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What we learned about the Florida State defense vs. South Florida

Some observations about the Florida State defense against the Bulls

Glenn Beil-USA TODAY Sports

Coming into this week's matchup with the University of South Florida Bulls, the script seemed to read that Florida State would be facing a superior defense compared to the one that the Seminoles faced in their season opener, as evidenced by the defensive pressure that the Bulls were able to force throughout the game.

However, USF was widely considered to have a worse offensive unit than that of Texas State. Most felt that the game against the Bulls was the chance for this FSU defense to better showcase their pressure of the quarterback, one of FSU's weakest points in 2014.

Although there is always room for improvement, the pressure was much improved in Florida State's win over USF. Giorgio Newberry, who continues to the surprise story of the FSU defense this season, sacked USF QB Quinton Flowers on the very first series of the game. In the end, Florida State ended up with three sacks, up from one in the Texas State game, with the addition of multiple other tackles of Flowers in the backfield that were ruled as non-sacks due to the plays being determined as QB runs. The Seminoles ended up with six tackles for loss, matching last week's total.

With Marquez White still fairly untested as the starting cornerback opposite Jalen Ramsey, White used a pair of key plays in the first quarter to demonstrate why he started the season in the lineup. In the middle of the first quarter, South Florida earned the first first down of the game for either team and were quickly approaching midfield when White read a bubble screen perfectly, delivering a Jalen Ramsey-esque hit to force fourth down and a punt, stunting the Bulls' progress.  Later in the first quarter, USF trailed 7-0 but used a lengthy punt return to start a drive at the FSU 11-yard line. However, White read the lofted, back-corner pass thrown by Flowers on the ensuing third down and went airborne, coming down with the interception to keep the Bulls off the board.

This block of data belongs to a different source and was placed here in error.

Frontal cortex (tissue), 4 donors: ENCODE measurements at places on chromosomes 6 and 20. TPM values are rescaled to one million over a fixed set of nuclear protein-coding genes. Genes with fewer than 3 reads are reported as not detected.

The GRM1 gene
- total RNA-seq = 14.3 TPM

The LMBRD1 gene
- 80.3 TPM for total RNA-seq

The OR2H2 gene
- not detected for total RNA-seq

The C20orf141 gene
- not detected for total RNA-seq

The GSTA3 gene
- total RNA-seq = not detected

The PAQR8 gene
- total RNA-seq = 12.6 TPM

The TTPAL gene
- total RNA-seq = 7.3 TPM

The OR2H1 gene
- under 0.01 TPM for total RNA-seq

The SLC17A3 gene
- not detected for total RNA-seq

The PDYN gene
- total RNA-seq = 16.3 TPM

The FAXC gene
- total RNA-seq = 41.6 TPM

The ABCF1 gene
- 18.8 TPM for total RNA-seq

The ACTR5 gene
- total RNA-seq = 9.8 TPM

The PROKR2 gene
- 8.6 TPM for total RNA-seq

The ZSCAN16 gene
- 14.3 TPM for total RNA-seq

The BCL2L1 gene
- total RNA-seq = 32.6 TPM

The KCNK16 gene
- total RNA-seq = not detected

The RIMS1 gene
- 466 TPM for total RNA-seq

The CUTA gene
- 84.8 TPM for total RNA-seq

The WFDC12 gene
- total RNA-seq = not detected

White, who was very complimentary of both Ramsey and himself during preseason when he said "Jalen is the reason why I will get 8 or 9 interceptions this season", was more humble when talking to the media after the game, stating "I was just doing my job."

Although White's performance was impressive, back-up linebacker Ro'Derrick Hoskins may have had the most surprising day for the Florida State defense. Hoskins, who saw  more playing time due to Reggie Northrup's continuing recovery from the knee injury which has kept him from playing full minutes, took advantage of his moment, racking up 7 tackles (5 solo, 2 tackles for loss), which tied him with Jacob Pugh for the most by a Florida State defender in the win.

Fifth-year senior Lamarcus Brutus' presence and leadership, as well as his handling of the pre-snap calls and adjustments, was seemingly missed in the secondary after his first-half ejection on a targeting call. After Brutus' dismissal, Trey Marshall was moved from the star position to Brutus' safety spot and Tyler Hunter entered the game in the star spot that Marshall left.

The Brutus-less secondary struggled, at times, with a lack of awareness of who was responsible for which USF players or zones. Flowers, who finished 12-24 for 125 yards with two touchdowns and a pick, took advantage of some miscommunication to hit running back D'Erne Johnson on a 71-yard wheel route for a touchdown, the longest play from scrimmage allowed by FSU this season. In reality, Florida State was fortunate that the Brutus ejection occurred in this game as Flowers had more opportunities than he took advantage of, missing multiple wide open receivers throughout the game.

In the end, Florida State allowed an average of 4.6 yards per play. Although 4.6 is a step down from Texas State last week, the average is skewed fairly heavily by the 71-yard touchdown that the Seminoles allowed. Without that play, the average drops all the way down to 3.4 yards per play, a much more reasonable expectation.

With the two-game homestand to kick off the season in the rearview mirror, there are still a number of questions with this defensive unit. However, there have also been a decent amount of unexpected contributors and pleasant surprises. With the ACC opener only six days away, we will assuredly know more about exactly what this defense is capable of in the near future.